- Chimborazo – Foundation | Rob can really craft a song. This is a beautiful stripped-down heartfelt collection of stories in song form. It’s awesome how much emotion can be conveyed with a few lines. Rob is definitely up there as one of my favorite song writers.
- Countdown to Extinction – Megadeth | I know. this is the “sell out” commercial album. You can’t deny that every track is killer metal while also being commercially successful. It represents a time to me where the “underground” stuff that I was aware of became mainstream. Why not celebrate more people being able to discover something you already know is great? Dave is a monster on the fretboard and sounds like an unhinged maniac on vocals. These songs are put together really well.
- Danzig – Danzig | When you’re 15, Danzig is the coolest thing on the planet. Punk. Goth. Metal. Badass. He reads weird books! He reads comics! Rick Rubin probably deserves a lot of credit for image crafting and turning Samhain into this. John, Eerie, & Chuck provided a killer band! John definitely had an instantly recognizable sound. It sounded like metal, but it was clearly channeling the blues and hard rock. Danzig does not seem to have a sense of humor about his music, but that makes it humorous.
- Dookie – Green Day | This was a solid album. Again, it brought stuff I liked to the masses. It took me a while to realize what a solid album this was. I don’t even know if I’d put Green Day at the top of my Favorite Bands list… but an this is a great pop punk album. Those drums! That wild bass! The vocal harmonies are perfection. Mike Dirnt is the yin to Bille Joe’s yang. You can tell these guys loved what they do. You can tell that subject-matter wise, they’re not the Sex Pistols or the Ramones… but they loved all that stuff. Is this skate punk? I don’t care about labels. This is well-crafted end-to-end and hit the right place at the right time.
- Energy – Operation Ivy | A great example of working backwards to find gems. Like the Misfits, it has some Lo-Fi appeal that is just hard to quantify. Energy is so appropriate. It’s like they had to let it out before it became destructive. It sounds so sloppy but it is so tight. It’s chaos. It’s chocolate and peanut butter. Watch the East Bay Punk documentary!
- For Dancing and Listening – Guns ‘n’ Wankers | I wish more people knew about Guns ‘n’ Wankers. I wish I knew more about Guns ‘n’ Wankers. This album stands alone as incredible. It’s a bit of a mish-mash as Fat Mike could not leave it alone for the Fat Wreck release. It’s missing a few of the more metal tracks. I don’t know if Duncan Redmonds wrote all the songs, or what. His sense of harmony is fantastic. The song structure is just great. The tone is great. I love where the vocals sit in the mix. It’s another example of great storytelling with just a few lines.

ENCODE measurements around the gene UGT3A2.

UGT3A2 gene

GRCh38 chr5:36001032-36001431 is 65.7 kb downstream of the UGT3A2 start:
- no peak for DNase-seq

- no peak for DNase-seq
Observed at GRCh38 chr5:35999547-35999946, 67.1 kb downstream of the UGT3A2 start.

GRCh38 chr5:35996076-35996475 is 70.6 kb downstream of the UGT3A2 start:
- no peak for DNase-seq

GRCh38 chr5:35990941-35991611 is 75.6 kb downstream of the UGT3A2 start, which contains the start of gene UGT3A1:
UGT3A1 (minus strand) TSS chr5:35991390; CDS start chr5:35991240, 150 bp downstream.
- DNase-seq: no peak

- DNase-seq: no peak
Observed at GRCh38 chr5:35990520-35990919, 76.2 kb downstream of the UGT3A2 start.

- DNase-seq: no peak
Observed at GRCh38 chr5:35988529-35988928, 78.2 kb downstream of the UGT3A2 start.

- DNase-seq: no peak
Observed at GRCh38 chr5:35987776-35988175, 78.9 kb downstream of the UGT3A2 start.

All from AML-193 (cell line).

- Good Company – The Dead South | Usually I like loud distorted guitars. I like them clean too. This is clean acoustic guitars, as well as some more traditional stringed instruments, and just powerful melodies and vocal arrangements. Some of the vocals almost sound painful and sorrowful. I dove pretty hard into their discography after hearing the first few tracks.
- High Risk Behaviour – The Chats | These kids are what I wish AiXeLsyD was! Ha ha. They are cheeky, hilarious, and totally serious. Ha ha. These songs are super fun. I need an Australian to English dictionary. This is another one that I heard an instantly wanted more more more.
- Kill ‘Em All – Metallica | What can I say about this album that hasn’t already been said? It is the template. It is the sum of its ingredients and the sum of it’s strong-willed creators. From start to finish it just assaults your eardrums and raises your heart rate. Those riffs! That bass solo! Is he singing about the apocalypse? All killer, no filler. I think the first time Metallica hit my radar, it was …And Justice for All. When I worked back to this my mind was successfully blown. It was SO HEAVY at the time, which seems almost quaint now. Again, they get hate for success, maybe borrowing too hard from their influences, or for not being cool to Mustaine, to selling out, but… you can say they have ever compromised.
- Licensed to Ill – Beastie Boys | The kids that are too cool for school or old heads will give you Paul’s Boutique for sure. I get that, and respect that. Again, this album brought it to the masses. This made music fans give a resounding collective “What?” Hardcore kids rapping? Sampling? Playing guitars? I don’t care if it’s hip hop or punk or pop. I love it. Another Rick Rubin album on the list? He must be on to something.